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Spanning the years
THIS year marks the 80th anniversary of the bridging camp in Wyke Regis, which was established on the shores of the Fleet in May 1928.
That year, a company of sappers - so named after the trenches or 'saps' they once built - marched from Bulford Army Camp down to Wyke to erect tents for other sappers - or Royal Engineers - who were to camp alongside the Fleet while they underwent training in the art of bridge-building.
In those early days the lifestyle for Royal Engineers under training was extremely basic. They lived in tents, cooked in the open and took their breaks on the hard shingle of the beach - although rumour has it they still found enough energy to go into Weymouth for a few drinks and to meet the local girls.
Over the decades, the bridging camp expanded. By 1978, when the camp celebrated its 50th birthday, there was an annual throughput of some 30,000 soldiers, mostly sappers, but also including many other corps and regiments. An average summer week would see 700 soldiers in Wyke. Some stayed in the tented summer camp, which could hold a maximum of 400 men, while others lodged in permanent accommodation in nearby Chickerell, which could hold 360.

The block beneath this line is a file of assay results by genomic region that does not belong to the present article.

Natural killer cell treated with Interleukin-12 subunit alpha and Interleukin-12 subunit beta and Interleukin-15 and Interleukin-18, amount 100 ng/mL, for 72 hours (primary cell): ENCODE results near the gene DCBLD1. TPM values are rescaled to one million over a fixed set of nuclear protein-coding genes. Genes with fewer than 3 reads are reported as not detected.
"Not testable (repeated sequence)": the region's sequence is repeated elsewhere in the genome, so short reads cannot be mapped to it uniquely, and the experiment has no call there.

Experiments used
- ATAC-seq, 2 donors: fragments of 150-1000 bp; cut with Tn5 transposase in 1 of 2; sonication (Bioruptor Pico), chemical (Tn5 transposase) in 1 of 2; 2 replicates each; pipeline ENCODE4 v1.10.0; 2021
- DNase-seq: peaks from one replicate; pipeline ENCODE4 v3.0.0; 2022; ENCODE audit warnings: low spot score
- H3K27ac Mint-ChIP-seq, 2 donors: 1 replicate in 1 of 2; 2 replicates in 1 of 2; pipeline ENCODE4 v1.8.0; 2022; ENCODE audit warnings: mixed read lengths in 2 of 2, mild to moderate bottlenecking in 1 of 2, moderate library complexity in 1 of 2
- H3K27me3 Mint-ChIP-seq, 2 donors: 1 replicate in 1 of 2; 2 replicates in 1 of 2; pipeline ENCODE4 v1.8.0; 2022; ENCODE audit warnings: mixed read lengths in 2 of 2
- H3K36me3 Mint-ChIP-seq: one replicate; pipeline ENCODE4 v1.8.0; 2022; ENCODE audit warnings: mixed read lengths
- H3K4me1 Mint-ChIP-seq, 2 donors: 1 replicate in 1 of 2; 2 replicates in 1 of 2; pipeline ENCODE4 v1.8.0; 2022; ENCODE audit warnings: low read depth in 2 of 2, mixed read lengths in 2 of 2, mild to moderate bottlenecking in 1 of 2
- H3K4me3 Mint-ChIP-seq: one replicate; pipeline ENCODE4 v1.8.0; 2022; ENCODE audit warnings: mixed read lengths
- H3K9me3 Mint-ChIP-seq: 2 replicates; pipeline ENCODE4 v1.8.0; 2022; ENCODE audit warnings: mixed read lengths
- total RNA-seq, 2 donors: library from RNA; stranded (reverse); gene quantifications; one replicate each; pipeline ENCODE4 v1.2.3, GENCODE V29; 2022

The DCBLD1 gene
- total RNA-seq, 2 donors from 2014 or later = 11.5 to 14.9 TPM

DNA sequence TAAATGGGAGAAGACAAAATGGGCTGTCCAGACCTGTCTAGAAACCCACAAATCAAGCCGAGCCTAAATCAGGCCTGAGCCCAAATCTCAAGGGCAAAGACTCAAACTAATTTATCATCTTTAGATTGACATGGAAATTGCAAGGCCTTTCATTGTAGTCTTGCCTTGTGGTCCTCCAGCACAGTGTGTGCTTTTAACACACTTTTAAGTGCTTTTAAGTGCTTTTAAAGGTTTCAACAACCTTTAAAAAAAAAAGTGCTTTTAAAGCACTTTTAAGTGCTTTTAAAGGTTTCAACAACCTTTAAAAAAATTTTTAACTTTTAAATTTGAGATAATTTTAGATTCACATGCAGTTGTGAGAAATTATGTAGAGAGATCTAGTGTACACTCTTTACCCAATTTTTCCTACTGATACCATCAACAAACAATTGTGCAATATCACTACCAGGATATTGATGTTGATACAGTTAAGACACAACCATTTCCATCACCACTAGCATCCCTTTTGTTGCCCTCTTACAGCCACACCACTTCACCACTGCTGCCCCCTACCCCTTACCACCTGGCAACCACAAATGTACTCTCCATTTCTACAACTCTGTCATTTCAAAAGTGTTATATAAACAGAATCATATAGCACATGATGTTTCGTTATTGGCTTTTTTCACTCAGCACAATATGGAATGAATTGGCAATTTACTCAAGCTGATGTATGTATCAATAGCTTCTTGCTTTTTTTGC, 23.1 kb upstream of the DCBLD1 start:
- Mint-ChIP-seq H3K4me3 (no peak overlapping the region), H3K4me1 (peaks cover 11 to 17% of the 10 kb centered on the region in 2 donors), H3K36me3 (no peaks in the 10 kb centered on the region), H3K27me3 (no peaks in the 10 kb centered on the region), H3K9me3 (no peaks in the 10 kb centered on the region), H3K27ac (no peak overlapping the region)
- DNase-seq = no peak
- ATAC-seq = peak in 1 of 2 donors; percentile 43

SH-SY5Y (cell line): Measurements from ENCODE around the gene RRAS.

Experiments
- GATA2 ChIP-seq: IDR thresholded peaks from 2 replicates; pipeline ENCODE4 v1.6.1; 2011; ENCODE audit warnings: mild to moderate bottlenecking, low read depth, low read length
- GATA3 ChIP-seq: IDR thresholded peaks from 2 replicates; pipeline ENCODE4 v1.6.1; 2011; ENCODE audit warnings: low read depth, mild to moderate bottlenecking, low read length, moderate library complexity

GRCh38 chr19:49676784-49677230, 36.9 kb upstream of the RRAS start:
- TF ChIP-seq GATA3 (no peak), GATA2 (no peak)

The facilities and training were considered as second to none, covering basic combat engineering training, range firing, infantry tactics, map reading, field defences, mine laying, demolition work, water supply, watermanship, rafting, armoured personnel carrier flotation, canoeing and orienteering. However, bridging still took pride of place, since Wyke Regis was acknowledged as the best place in Britain for such training owing to the water being tidal and travelling at up to five knots.
Jill Colebrooke, of Southill, contributed a series of photographs of the Royal Engineers training on the Fleet in the early 1930s. They illustrate the arduous nature of the work, with pontoon bridges being constructed and cavalry riders swimming alongside their horses.
Jill said: "I lived in Camp Road from 1926 onwards until my 60s. The camp started in 1928 and my father Reginald Wakefield was given lots of pictures. When they had the 50th anniversary, they had a big celebration up there.
"It was only a summer camp because it was tents. In one of the pictures, if you look closely, you can see horses lined up at the front of the tents."
Nowadays, the bridging camp continues to be used for training by the Royal Engineers and other arms in the building of bridges, as well as other forms of military training. However, the tented camp has been sold off and all soldiers now stay in neighbouring Chickerell.
Commandant at Chickerell Major Harry Reddick explained: "Our bridging camp is a strategic camp and is a lot of use to the army in pre-deployment and post-deployment training. When the tented camp was sold off, we built a huge lot of accommodation at Chickerell. The soldiers live and eat there and still train at the bridging camp."